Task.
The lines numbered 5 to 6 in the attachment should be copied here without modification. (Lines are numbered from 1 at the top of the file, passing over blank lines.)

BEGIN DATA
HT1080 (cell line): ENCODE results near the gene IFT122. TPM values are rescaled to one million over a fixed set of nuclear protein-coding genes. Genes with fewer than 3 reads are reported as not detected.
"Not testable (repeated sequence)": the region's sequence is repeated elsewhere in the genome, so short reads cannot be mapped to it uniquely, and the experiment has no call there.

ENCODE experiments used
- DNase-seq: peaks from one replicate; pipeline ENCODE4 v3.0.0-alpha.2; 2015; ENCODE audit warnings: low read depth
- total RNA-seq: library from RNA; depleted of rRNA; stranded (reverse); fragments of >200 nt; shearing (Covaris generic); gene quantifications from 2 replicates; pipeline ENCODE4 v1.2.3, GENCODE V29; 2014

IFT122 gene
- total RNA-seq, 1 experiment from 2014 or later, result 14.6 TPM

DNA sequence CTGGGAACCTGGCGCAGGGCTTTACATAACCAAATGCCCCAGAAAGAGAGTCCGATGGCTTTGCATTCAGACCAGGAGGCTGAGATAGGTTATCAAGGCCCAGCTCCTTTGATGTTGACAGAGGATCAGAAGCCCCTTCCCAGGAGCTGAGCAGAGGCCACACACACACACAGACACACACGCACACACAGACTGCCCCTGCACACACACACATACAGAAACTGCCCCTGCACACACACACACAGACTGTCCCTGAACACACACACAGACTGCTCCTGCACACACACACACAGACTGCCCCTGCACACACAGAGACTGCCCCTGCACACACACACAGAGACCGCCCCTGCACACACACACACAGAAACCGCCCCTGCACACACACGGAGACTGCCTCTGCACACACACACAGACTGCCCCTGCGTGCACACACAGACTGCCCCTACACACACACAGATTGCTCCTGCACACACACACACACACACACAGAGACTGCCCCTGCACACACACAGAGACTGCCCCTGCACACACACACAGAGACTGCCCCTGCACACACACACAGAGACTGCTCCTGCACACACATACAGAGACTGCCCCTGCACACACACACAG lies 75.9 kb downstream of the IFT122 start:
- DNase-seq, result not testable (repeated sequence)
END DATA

- total RNA-seq: library from RNA; depleted of rRNA; stranded (reverse); fragments of >200 nt; shearing (Covaris generic); gene quantifications from 2 replicates; pipeline ENCODE4 v1.2.3, GENCODE V29; 2014

IFT122 gene